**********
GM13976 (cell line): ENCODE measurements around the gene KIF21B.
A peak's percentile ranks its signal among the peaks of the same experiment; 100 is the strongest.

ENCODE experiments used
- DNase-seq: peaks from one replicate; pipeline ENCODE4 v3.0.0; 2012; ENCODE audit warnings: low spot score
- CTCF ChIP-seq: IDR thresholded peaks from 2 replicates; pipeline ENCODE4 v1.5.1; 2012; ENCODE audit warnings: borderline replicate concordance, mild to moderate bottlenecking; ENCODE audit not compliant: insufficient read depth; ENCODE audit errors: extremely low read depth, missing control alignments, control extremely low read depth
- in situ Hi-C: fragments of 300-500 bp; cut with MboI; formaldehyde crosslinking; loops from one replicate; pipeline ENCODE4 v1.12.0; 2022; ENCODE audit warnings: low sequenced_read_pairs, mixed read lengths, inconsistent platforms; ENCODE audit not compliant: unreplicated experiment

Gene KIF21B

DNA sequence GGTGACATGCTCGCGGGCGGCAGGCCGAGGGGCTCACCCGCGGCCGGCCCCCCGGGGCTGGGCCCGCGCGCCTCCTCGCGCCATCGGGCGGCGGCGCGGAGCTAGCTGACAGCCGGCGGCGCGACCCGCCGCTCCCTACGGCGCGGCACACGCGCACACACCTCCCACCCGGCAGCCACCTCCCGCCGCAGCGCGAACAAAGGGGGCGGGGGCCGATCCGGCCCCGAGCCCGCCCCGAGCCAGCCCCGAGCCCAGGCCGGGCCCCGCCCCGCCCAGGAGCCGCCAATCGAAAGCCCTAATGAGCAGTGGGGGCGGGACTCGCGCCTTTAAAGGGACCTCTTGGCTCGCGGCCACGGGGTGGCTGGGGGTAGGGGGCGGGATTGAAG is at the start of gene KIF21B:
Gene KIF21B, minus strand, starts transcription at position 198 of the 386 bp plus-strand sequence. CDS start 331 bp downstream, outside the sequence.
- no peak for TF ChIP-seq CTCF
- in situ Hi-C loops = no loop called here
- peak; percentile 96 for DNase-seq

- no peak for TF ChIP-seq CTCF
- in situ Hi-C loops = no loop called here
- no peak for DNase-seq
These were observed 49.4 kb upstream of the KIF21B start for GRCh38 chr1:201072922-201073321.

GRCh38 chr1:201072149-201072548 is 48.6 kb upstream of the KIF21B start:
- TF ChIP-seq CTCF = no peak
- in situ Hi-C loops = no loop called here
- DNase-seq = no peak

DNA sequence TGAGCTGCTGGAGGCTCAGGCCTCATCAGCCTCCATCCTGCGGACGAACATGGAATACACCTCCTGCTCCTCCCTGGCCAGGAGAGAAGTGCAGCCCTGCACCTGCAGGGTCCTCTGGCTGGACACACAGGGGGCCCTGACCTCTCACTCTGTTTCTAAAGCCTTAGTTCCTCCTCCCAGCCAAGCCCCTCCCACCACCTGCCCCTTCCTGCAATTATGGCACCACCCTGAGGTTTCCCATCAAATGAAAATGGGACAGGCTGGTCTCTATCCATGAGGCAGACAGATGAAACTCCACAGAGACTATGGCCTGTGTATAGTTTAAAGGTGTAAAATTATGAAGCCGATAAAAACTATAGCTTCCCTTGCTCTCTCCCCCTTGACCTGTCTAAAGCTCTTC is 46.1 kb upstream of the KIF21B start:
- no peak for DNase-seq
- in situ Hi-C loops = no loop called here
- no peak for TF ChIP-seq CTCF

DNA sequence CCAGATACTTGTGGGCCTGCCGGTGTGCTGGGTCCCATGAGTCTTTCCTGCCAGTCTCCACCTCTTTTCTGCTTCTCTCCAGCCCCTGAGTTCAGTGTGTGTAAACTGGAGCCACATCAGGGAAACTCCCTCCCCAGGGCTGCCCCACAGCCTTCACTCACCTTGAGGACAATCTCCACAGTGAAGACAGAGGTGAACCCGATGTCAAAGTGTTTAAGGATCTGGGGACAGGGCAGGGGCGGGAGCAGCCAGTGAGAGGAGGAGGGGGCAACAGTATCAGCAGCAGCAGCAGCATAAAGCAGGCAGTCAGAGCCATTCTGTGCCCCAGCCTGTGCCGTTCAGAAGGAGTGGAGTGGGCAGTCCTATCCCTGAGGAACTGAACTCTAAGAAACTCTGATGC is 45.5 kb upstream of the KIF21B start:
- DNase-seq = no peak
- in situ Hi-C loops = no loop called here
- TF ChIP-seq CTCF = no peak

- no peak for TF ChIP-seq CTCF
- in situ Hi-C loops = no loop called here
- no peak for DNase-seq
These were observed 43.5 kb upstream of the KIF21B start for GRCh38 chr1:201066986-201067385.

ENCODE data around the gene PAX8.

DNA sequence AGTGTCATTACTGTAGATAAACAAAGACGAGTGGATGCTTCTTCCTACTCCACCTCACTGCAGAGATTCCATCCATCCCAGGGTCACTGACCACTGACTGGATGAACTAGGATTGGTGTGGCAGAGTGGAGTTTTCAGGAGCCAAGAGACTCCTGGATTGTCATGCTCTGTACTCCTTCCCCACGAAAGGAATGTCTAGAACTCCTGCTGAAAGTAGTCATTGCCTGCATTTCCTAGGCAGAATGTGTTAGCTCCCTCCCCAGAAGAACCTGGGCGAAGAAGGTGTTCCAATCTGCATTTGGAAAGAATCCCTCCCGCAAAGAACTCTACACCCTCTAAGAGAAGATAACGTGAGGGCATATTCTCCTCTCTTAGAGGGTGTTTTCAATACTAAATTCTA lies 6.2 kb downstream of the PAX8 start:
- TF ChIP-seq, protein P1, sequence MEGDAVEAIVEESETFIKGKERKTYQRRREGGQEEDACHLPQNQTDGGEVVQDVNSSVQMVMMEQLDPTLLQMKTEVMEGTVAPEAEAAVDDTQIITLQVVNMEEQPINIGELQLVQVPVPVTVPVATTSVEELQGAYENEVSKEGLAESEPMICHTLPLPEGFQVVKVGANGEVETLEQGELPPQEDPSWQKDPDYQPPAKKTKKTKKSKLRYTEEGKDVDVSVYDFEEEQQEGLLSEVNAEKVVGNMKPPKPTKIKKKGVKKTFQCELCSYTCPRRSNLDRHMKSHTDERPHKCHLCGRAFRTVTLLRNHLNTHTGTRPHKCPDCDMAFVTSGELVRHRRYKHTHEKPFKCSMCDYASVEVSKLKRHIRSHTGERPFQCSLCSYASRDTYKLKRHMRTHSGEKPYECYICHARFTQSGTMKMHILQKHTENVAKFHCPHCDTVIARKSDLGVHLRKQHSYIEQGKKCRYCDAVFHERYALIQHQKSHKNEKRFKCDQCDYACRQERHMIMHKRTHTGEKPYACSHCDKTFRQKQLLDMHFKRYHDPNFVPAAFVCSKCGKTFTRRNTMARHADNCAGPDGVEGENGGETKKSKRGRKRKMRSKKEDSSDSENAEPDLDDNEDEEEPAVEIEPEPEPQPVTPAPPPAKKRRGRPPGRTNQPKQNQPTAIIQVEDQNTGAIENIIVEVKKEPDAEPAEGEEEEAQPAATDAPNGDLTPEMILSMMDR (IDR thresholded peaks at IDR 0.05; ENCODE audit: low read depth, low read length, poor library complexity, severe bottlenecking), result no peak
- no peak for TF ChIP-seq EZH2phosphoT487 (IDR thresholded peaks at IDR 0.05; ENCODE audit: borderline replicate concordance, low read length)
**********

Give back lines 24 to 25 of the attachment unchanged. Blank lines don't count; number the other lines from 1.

- no peak for TF ChIP-seq CTCF

DNA sequence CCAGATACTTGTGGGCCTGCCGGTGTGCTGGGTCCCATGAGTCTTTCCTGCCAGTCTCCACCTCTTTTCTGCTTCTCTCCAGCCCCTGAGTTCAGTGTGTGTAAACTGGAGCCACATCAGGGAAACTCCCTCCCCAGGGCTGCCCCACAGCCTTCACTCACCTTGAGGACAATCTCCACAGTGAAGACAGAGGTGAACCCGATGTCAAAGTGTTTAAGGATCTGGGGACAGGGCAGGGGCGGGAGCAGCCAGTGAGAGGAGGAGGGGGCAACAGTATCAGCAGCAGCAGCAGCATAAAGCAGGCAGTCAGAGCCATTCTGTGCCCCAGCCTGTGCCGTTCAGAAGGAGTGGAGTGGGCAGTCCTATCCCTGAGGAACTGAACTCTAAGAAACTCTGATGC is 45.5 kb upstream of the KIF21B start: